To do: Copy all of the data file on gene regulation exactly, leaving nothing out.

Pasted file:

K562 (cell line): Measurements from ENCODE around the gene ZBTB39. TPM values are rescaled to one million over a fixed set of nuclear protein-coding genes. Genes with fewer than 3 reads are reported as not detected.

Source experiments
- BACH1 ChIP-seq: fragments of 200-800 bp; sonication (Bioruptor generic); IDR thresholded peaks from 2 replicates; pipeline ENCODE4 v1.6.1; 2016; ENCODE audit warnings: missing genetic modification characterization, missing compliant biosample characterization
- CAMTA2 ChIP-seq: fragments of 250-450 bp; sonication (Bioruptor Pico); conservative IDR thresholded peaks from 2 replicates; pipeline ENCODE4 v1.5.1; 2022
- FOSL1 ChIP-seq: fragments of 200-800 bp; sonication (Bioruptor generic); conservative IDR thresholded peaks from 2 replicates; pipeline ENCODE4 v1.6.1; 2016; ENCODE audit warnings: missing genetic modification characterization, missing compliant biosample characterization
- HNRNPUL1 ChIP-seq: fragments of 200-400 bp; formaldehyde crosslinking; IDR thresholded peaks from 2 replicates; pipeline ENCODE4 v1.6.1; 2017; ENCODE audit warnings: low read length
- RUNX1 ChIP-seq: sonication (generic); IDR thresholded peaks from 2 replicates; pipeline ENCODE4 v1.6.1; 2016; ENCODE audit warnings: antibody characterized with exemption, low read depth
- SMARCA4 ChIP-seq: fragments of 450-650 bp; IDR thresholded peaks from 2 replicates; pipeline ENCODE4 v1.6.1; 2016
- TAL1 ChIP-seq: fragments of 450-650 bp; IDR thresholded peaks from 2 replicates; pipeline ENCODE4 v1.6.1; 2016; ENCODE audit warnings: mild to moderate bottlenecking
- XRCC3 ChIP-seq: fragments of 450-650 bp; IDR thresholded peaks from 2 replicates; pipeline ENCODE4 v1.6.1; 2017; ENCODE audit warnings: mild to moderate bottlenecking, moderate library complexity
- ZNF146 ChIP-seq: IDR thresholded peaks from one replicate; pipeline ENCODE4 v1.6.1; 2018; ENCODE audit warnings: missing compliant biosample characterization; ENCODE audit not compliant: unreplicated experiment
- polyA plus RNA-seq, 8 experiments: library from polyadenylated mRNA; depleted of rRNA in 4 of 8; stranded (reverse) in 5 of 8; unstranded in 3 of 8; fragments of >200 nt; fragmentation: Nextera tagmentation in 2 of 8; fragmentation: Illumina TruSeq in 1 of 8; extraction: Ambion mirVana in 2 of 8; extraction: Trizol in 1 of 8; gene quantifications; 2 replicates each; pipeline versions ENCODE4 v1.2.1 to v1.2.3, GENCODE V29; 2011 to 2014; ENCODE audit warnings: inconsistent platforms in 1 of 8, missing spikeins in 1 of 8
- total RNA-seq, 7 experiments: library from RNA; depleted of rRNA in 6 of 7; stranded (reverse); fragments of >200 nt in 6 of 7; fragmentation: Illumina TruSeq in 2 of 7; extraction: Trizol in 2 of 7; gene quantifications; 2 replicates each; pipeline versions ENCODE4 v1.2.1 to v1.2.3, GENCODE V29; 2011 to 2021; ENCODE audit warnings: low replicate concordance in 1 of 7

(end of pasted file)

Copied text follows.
K562 (cell line): Measurements from ENCODE around the gene ZBTB39. TPM values are rescaled to one million over a fixed set of nuclear protein-coding genes. Genes with fewer than 3 reads are reported as not detected.

Source experiments
- BACH1 ChIP-seq: fragments of 200-800 bp; sonication (Bioruptor generic); IDR thresholded peaks from 2 replicates; pipeline ENCODE4 v1.6.1; 2016; ENCODE audit warnings: missing genetic modification characterization, missing compliant biosample characterization
- CAMTA2 ChIP-seq: fragments of 250-450 bp; sonication (Bioruptor Pico); conservative IDR thresholded peaks from 2 replicates; pipeline ENCODE4 v1.5.1; 2022
- FOSL1 ChIP-seq: fragments of 200-800 bp; sonication (Bioruptor generic); conservative IDR thresholded peaks from 2 replicates; pipeline ENCODE4 v1.6.1; 2016; ENCODE audit warnings: missing genetic modification characterization, missing compliant biosample characterization
- HNRNPUL1 ChIP-seq: fragments of 200-400 bp; formaldehyde crosslinking; IDR thresholded peaks from 2 replicates; pipeline ENCODE4 v1.6.1; 2017; ENCODE audit warnings: low read length
- RUNX1 ChIP-seq: sonication (generic); IDR thresholded peaks from 2 replicates; pipeline ENCODE4 v1.6.1; 2016; ENCODE audit warnings: antibody characterized with exemption, low read depth
- SMARCA4 ChIP-seq: fragments of 450-650 bp; IDR thresholded peaks from 2 replicates; pipeline ENCODE4 v1.6.1; 2016
- TAL1 ChIP-seq: fragments of 450-650 bp; IDR thresholded peaks from 2 replicates; pipeline ENCODE4 v1.6.1; 2016; ENCODE audit warnings: mild to moderate bottlenecking
- XRCC3 ChIP-seq: fragments of 450-650 bp; IDR thresholded peaks from 2 replicates; pipeline ENCODE4 v1.6.1; 2017; ENCODE audit warnings: mild to moderate bottlenecking, moderate library complexity
- ZNF146 ChIP-seq: IDR thresholded peaks from one replicate; pipeline ENCODE4 v1.6.1; 2018; ENCODE audit warnings: missing compliant biosample characterization; ENCODE audit not compliant: unreplicated experiment
- polyA plus RNA-seq, 8 experiments: library from polyadenylated mRNA; depleted of rRNA in 4 of 8; stranded (reverse) in 5 of 8; unstranded in 3 of 8; fragments of >200 nt; fragmentation: Nextera tagmentation in 2 of 8; fragmentation: Illumina TruSeq in 1 of 8; extraction: Ambion mirVana in 2 of 8; extraction: Trizol in 1 of 8; gene quantifications; 2 replicates each; pipeline versions ENCODE4 v1.2.1 to v1.2.3, GENCODE V29; 2011 to 2014; ENCODE audit warnings: inconsistent platforms in 1 of 8, missing spikeins in 1 of 8
- total RNA-seq, 7 experiments: library from RNA; depleted of rRNA in 6 of 7; stranded (reverse); fragments of >200 nt in 6 of 7; fragmentation: Illumina TruSeq in 2 of 7; extraction: Trizol in 2 of 7; gene quantifications; 2 replicates each; pipeline versions ENCODE4 v1.2.1 to v1.2.3, GENCODE V29; 2011 to 2021; ENCODE audit warnings: low replicate concordance in 1 of 7